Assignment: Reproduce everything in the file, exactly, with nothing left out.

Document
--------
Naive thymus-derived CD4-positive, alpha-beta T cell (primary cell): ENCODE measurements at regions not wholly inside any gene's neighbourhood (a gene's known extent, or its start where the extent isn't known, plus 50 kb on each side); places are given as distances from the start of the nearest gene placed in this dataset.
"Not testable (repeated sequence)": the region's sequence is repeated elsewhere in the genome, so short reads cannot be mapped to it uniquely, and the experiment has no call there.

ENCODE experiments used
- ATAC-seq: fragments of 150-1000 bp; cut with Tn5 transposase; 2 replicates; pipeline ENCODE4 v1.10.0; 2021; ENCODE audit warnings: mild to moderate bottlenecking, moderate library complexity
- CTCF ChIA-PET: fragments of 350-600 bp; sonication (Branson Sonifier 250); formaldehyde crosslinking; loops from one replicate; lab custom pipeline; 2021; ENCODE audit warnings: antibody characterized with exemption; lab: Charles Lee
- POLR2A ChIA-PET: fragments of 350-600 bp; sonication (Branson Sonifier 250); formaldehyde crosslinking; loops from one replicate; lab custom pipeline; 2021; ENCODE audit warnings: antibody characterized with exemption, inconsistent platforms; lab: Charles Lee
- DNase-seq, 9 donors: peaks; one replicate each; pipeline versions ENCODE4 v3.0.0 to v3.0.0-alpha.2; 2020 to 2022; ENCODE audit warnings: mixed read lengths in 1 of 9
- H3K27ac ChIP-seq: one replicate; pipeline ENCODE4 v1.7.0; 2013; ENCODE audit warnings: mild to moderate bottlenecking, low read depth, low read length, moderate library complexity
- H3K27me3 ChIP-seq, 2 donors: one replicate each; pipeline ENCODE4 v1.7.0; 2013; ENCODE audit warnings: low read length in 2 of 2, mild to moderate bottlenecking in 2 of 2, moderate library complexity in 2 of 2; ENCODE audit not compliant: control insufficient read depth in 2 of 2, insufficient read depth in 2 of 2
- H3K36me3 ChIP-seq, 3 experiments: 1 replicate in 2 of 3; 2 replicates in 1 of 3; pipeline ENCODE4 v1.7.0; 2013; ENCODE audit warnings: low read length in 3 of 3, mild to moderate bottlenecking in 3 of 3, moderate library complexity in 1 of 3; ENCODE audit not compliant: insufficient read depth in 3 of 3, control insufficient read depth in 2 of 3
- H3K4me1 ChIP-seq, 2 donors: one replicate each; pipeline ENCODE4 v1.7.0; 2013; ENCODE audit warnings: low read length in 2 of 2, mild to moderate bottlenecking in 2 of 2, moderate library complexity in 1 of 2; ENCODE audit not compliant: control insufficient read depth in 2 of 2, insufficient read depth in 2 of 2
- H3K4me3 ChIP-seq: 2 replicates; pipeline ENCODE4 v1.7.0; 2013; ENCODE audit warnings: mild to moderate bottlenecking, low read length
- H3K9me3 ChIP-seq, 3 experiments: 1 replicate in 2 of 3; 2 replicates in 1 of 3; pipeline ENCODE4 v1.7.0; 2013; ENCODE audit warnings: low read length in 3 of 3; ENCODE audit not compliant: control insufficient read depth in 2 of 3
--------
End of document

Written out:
Naive thymus-derived CD4-positive, alpha-beta T cell (primary cell): ENCODE measurements at regions not wholly inside any gene's neighbourhood (a gene's known extent, or its start where the extent isn't known, plus 50 kb on each side); places are given as distances from the start of the nearest gene placed in this dataset.
"Not testable (repeated sequence)": the region's sequence is repeated elsewhere in the genome, so short reads cannot be mapped to it uniquely, and the experiment has no call there.

ENCODE experiments used
- ATAC-seq: fragments of 150-1000 bp; cut with Tn5 transposase; 2 replicates; pipeline ENCODE4 v1.10.0; 2021; ENCODE audit warnings: mild to moderate bottlenecking, moderate library complexity
- CTCF ChIA-PET: fragments of 350-600 bp; sonication (Branson Sonifier 250); formaldehyde crosslinking; loops from one replicate; lab custom pipeline; 2021; ENCODE audit warnings: antibody characterized with exemption; lab: Charles Lee
- POLR2A ChIA-PET: fragments of 350-600 bp; sonication (Branson Sonifier 250); formaldehyde crosslinking; loops from one replicate; lab custom pipeline; 2021; ENCODE audit warnings: antibody characterized with exemption, inconsistent platforms; lab: Charles Lee
- DNase-seq, 9 donors: peaks; one replicate each; pipeline versions ENCODE4 v3.0.0 to v3.0.0-alpha.2; 2020 to 2022; ENCODE audit warnings: mixed read lengths in 1 of 9
- H3K27ac ChIP-seq: one replicate; pipeline ENCODE4 v1.7.0; 2013; ENCODE audit warnings: mild to moderate bottlenecking, low read depth, low read length, moderate library complexity
- H3K27me3 ChIP-seq, 2 donors: one replicate each; pipeline ENCODE4 v1.7.0; 2013; ENCODE audit warnings: low read length in 2 of 2, mild to moderate bottlenecking in 2 of 2, moderate library complexity in 2 of 2; ENCODE audit not compliant: control insufficient read depth in 2 of 2, insufficient read depth in 2 of 2
- H3K36me3 ChIP-seq, 3 experiments: 1 replicate in 2 of 3; 2 replicates in 1 of 3; pipeline ENCODE4 v1.7.0; 2013; ENCODE audit warnings: low read length in 3 of 3, mild to moderate bottlenecking in 3 of 3, moderate library complexity in 1 of 3; ENCODE audit not compliant: insufficient read depth in 3 of 3, control insufficient read depth in 2 of 3
- H3K4me1 ChIP-seq, 2 donors: one replicate each; pipeline ENCODE4 v1.7.0; 2013; ENCODE audit warnings: low read length in 2 of 2, mild to moderate bottlenecking in 2 of 2, moderate library complexity in 1 of 2; ENCODE audit not compliant: control insufficient read depth in 2 of 2, insufficient read depth in 2 of 2
- H3K4me3 ChIP-seq: 2 replicates; pipeline ENCODE4 v1.7.0; 2013; ENCODE audit warnings: mild to moderate bottlenecking, low read length
- H3K9me3 ChIP-seq, 3 experiments: 1 replicate in 2 of 3; 2 replicates in 1 of 3; pipeline ENCODE4 v1.7.0; 2013; ENCODE audit warnings: low read length in 3 of 3; ENCODE audit not compliant: control insufficient read depth in 2 of 3